We use simplified, approximate versions of things all the time. Framing these as lies is... ironically, a massive oversimplification of how people learn. We start with simpler, more familiar ideas, and build up to harder, stranger ones, and our understanding increases and develops as we go.

And the fact is, you probably still use some of these simplifications yourself without even realising it, because you've never needed anything more complex.

For example, we teach kids about the 'sounds that letters make'. We get them to 'sound out words' and tie pronunciation to orthography even though those two are totally separate. Should we teach every kid the international phonetic alphabet instead? maybe! is it more useful to teach them some approximate rules to roughly map written words to spoken ones? absolutely! and do most adults ever need to do anything else? nope!

(And my understanding of Einsteininan physics is that it at a human scale it does more or less approximate to Newtonian physics. Unlike English phonology, which... doesn't)

2. there is value in being able to do things.

Because here's the thing. Relativity works well to describe things that are very very big, and quantum physics works well to describe things that are very very small. But most classrooms don't have a radio telescope or a particle accelerator. And there is value in being able to get kids to 'do' science.

Formulating hypotheses, designing experiments, taking measurements, struggling through the maths and coming to a conclusion is a crucial part of science.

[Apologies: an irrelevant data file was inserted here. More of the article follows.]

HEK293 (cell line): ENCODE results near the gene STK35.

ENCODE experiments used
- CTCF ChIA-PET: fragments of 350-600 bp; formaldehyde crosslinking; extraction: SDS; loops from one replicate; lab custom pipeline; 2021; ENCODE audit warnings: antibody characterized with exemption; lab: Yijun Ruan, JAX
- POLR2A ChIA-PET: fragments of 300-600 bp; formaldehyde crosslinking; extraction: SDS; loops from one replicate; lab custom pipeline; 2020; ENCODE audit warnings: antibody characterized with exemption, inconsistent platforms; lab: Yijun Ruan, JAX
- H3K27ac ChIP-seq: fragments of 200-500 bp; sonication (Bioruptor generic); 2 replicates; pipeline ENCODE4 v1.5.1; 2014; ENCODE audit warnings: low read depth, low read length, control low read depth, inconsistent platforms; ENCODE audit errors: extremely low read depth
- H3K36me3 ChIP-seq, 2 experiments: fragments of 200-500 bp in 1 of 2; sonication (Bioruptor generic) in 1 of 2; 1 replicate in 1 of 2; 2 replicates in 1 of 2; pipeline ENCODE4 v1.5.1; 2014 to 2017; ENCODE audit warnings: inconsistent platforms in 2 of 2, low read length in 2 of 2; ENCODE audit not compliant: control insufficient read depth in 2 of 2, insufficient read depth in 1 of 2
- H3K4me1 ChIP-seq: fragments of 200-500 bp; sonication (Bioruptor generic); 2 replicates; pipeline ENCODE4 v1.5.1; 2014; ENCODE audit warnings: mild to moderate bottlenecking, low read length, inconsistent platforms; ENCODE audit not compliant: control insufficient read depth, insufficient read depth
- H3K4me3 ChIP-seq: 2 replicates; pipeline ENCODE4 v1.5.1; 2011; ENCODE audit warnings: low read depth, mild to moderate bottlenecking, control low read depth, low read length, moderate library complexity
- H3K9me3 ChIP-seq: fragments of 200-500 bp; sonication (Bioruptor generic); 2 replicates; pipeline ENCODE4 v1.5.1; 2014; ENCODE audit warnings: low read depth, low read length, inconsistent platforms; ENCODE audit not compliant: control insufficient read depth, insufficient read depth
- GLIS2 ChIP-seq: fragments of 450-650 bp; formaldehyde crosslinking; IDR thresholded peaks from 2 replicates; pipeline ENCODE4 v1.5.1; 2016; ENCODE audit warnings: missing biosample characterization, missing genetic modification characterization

Trusting the data, not the wisdom you're imparted with by authority figures, is a crucial part of science

And learning to update, or replace, your models when they're no longer adequate, is a crucial part of science.

We can do that with Newtonian physics. Right now, that's a lot harder with Einstein's physics.

3. you're actually doing the right thing

But my real issue is that I actually agree with the substance of this argument. I think there's absolutely room to introduce these ideas earlier. You're right that they're interesting, exciting ideas to play with, and I think spending time with a working scientist who uses these ideas every day and intuitively 'gets' them' is the perfect way to do it.

On a more meta level, I think flagging the idea that a model is incomplete and there are things it can't explain would be awesome - the same way I think it would be awesome if we explicitly addressed the fact that letters don't map to sounds. I think exposing kids to more complete models and analogies - even if they can't observe the phenomena directly - is fantastic. And all of that is exactly what you're doing!

(And to facilitate that, maybe what we need is more explicit teaching of the philosophy of science, and of learning. We want people to treat ideas like tools they can use, not true facts they have to rote learn. It's a way of looking at the world that most of us stumble on to at some point, but we could perhaps do a better job at teaching it explicitly.)

It's just that... this framing is arrogant, unnecessarily aggressive, and comes off as attacking teachers, who get the short end of the stick an awful lot already. If you want people to accept your ideas, you don't immediately want to put them on the defensive. As a science educator (and not even a formal one), that's what this did. I felt attacked!

If you want me to use your ideas, you need to show me how they're better - not just chastise me for using the wrong ones. Sell me the opportunities that come with teaching the physics of lasers and black holes, don't lambast me for using 'old ideas'. Help me see the universe the way you do, don't pile on me because I can't yet. And acknowledge that there might be legitimate reasons to do things the way they're done now, and that there's people who devote their lives to teaching the same way you devote yours to physics.